How to Publish Your Book; or, The Little Manuscript That Could

Graduate schools don’t teach you how to get your book published.  This post represents my attempt to help.  I’ll focus on academic publishing, rather than commercial publishing.  One disclaimer: this is what has worked for me.  Results may vary.

1.  Do you need to have written the entire book before you seek a contract? No.  You need a book proposal, and a chapter – ideally, a chapter and the introduction.  On the basis of these materials, you can get either a contract or a request to send the complete manuscript when finished.  In the latter case, the press will ask: How far along is the manuscript or when can you send us a completed manuscript?  Invent a deadline for yourself, and respond: “I’m on schedule to complete the book by … October 1st.”  (Or something.)  Note: for a first book, the press may want a complete manuscript before sending a contract.  But the proposal and chapter can get their attention and get you some feedback.

2.  What do you put in a book proposal?

Dr. Seuss: American Icon

  1. Summary.  Brief but punchy description of your book’s scope, goals, and contribution.  Be bold.  Here’s one of mine: “Dr. Seuss, American Icon will establish Seuss’s importance as a subject for critical inquiry while revealing the ideological assumptions behind Seuss’s work.  Since his death in 1991, Seuss has ascended in cultural importance, but little has been written on the social significance of this fact.  Seuss has, in effect, become another Disney – a corporate enterprise, a marketing phenomenon, a symbol of U.S. culture – but his transition from children’s book author to American icon has never been fully explored.  Dr. Seuss, American Icon will be the definitive book on this subject.”  End quote.  Is that an overstatement?  Of course it is.  But I prefer to think of it as plausible hyperbole, supported by evidence (elsewhere in the proposal).  And it’s truly what I hoped to accomplish in the book – though whether I did accomplish it is a separate question.
  2. Table of Contents, followed by chapter descriptions – no more than a single paragraph for each chapter.  Be succinct.  Lead with your main idea.
  3. Length of book.  About 100,000 words might be the upper limit here.
  4. Markets.  Who will buy your book?  Is it for fellow scholars only?  In which fields?  (Since I mostly work in children’s literature, some possible fields I’d suggest are: Education, Children’s Literature, Cultural Studies, Childhood Studies.  All of the above?)  Can you imagine your book also being read beyond academia?  If so, say so.  Might your book be assigned in a class?  If so, which classes?  How widely are these classes taught?  To support your claim, you might use a search engine, and locate a few specific examples.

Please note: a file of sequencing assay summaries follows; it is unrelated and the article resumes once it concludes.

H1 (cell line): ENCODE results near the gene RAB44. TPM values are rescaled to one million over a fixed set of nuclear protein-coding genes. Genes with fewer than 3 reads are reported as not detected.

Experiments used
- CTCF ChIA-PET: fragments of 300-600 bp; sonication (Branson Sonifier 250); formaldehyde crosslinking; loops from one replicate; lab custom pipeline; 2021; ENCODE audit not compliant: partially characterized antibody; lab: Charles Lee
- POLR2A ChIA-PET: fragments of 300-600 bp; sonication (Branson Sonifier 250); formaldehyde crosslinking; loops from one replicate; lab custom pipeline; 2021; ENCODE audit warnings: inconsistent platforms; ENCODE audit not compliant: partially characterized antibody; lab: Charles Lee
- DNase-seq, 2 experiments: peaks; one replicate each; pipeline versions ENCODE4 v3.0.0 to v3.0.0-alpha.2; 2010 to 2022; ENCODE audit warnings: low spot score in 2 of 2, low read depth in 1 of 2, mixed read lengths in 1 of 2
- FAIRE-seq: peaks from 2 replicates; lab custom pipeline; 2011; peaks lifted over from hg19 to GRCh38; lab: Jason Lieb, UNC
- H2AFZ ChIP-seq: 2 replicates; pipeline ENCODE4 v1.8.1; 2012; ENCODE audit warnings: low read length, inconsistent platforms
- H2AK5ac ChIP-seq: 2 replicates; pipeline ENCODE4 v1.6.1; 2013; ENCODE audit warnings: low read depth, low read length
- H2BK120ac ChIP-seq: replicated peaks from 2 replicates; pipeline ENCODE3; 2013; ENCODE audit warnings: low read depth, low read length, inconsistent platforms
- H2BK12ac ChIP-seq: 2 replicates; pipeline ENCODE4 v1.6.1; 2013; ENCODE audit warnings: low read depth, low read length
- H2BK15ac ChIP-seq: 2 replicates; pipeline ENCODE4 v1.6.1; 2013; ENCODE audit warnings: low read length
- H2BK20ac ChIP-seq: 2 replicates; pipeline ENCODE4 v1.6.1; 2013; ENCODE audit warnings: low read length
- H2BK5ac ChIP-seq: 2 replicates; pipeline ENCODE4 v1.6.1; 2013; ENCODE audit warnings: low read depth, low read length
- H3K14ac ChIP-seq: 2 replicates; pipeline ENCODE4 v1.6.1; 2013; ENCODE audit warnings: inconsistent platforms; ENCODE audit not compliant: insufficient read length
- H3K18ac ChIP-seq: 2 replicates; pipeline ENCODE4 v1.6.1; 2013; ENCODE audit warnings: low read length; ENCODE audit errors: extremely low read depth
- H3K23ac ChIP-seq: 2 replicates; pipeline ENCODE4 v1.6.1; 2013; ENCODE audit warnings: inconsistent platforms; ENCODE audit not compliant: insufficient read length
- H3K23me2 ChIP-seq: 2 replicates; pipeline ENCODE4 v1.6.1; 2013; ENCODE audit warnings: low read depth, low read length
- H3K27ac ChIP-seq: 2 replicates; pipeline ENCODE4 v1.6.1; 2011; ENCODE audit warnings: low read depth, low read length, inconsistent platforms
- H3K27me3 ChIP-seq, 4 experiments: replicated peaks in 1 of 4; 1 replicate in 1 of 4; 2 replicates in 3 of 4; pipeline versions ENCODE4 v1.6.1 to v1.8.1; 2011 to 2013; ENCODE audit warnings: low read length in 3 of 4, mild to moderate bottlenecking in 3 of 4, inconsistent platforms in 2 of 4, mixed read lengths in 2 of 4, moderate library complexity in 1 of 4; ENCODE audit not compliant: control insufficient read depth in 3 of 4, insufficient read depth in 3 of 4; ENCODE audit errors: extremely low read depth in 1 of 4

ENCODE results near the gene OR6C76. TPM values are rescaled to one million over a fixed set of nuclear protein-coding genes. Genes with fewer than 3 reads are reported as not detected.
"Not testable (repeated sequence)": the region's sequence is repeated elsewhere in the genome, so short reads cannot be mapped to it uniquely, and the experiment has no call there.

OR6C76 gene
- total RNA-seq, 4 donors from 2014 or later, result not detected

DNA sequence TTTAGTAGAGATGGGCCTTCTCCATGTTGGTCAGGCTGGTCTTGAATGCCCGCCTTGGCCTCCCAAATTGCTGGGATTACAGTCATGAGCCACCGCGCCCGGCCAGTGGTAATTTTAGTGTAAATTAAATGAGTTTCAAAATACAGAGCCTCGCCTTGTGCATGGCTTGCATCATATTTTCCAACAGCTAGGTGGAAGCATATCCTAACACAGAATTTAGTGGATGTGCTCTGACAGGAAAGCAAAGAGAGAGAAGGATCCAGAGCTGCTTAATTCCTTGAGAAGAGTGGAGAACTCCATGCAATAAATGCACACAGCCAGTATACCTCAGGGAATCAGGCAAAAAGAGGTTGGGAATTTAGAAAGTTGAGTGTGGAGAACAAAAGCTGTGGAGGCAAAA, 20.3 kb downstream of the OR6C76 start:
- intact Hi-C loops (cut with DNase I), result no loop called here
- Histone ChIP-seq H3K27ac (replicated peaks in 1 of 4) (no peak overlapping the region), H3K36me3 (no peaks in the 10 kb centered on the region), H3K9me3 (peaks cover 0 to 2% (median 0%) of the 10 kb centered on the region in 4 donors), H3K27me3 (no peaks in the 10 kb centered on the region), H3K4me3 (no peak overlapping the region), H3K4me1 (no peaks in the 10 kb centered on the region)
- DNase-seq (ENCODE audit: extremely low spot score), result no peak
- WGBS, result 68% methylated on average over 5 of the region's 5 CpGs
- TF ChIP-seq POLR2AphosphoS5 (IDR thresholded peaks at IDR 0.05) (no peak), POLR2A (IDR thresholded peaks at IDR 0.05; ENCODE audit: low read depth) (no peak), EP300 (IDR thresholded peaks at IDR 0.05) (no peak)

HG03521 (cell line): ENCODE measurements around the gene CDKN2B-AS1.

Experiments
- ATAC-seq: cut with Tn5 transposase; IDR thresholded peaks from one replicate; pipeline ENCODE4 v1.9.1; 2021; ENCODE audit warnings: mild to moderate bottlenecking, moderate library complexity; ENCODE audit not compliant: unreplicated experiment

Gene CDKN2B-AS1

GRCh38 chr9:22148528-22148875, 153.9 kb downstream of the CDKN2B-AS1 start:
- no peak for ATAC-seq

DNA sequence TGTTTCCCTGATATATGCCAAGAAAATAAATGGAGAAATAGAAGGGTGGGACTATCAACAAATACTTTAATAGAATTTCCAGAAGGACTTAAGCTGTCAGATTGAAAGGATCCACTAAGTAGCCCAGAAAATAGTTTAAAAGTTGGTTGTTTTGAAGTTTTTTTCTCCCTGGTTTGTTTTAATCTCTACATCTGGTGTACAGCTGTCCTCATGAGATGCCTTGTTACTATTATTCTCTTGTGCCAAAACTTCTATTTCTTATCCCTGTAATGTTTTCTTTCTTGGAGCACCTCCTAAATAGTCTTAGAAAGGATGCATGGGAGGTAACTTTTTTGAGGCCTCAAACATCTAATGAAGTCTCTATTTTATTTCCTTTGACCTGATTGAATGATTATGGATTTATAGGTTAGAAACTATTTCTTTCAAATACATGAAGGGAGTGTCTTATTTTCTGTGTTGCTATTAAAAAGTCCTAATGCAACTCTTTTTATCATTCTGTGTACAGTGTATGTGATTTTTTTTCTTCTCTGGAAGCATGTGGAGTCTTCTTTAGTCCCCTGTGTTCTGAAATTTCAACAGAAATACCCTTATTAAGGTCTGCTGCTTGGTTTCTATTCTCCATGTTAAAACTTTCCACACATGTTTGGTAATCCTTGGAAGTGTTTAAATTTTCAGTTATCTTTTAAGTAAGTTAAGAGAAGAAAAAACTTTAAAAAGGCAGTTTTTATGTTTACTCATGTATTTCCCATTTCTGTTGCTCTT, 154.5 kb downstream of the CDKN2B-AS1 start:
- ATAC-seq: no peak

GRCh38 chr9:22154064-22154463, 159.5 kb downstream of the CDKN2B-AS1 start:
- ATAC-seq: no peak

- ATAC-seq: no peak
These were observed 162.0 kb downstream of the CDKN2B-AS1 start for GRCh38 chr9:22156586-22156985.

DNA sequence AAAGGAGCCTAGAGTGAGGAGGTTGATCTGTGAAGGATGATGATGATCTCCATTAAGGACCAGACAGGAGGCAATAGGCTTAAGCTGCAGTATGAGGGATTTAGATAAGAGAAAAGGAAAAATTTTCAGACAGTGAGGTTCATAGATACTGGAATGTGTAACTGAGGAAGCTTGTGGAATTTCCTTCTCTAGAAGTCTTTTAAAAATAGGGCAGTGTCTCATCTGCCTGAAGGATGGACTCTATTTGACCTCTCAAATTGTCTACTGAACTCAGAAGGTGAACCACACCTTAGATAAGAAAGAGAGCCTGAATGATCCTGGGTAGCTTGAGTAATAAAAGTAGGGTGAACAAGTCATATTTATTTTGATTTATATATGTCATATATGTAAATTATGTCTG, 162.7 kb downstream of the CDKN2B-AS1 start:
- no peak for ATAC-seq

5. Competition.  To what other books is your book comparable?  You might here indicate how your book differs from those books – what are you doing that these other books are not doing?  A sentence or two on each book will suffice.
  6. The Author.  Who are you?  What are your qualifications for writing this?  A paragraph or so is sufficient here.
  7. Deadline.  When will the manuscript be complete?
  8. Illustrations.  If illustrations, you might indicate availability of illustrations.

William Germano's Getting It PublishedFor the best advice on what to put in a book proposal, read William Germano’s Getting It Published (here’s an excerpt).  If you’re here because you’re turning your dissertation into a book, then you should also read Germano’s From Dissertation to Book (here’s an excerpt).  They’ll give you better advice than I can.

3.  Which publisher? Look at publishers’ lists and see where your book might best fit – you can do this on-line.  Start with the books in your “competition”: who published those?  Since I work on children’s literature, I can tell you that many presses publish children’s lit scholarship, among them: Oxford, Yale, Johns Hopkins, NYU, Duke, Iowa, Mississippi, Norton, Wiley-Blackwell, Ashgate, Routledge, and Continuum. Duke and Mississippi are interested in popular culture more than children’s lit (Mississippi specializes in comics in particular); NYU tends more towards childhood studies, and history. There are many other differences between presses: Oxford and Yale have more money than, say, Mississippi or Iowa.  Refereed presses carry more prestige than non-refereed ones, though a major trade press will usually carry as much prestige as any refereed one.  Full disclosure: I’ve published with Continuum (2 books), UP Mississippi (2 books, one of which is forthcoming), NYU Press (2 books, one of which is forthcoming), and Random House (1 book).  I’ve had great experiences with all of these publishers.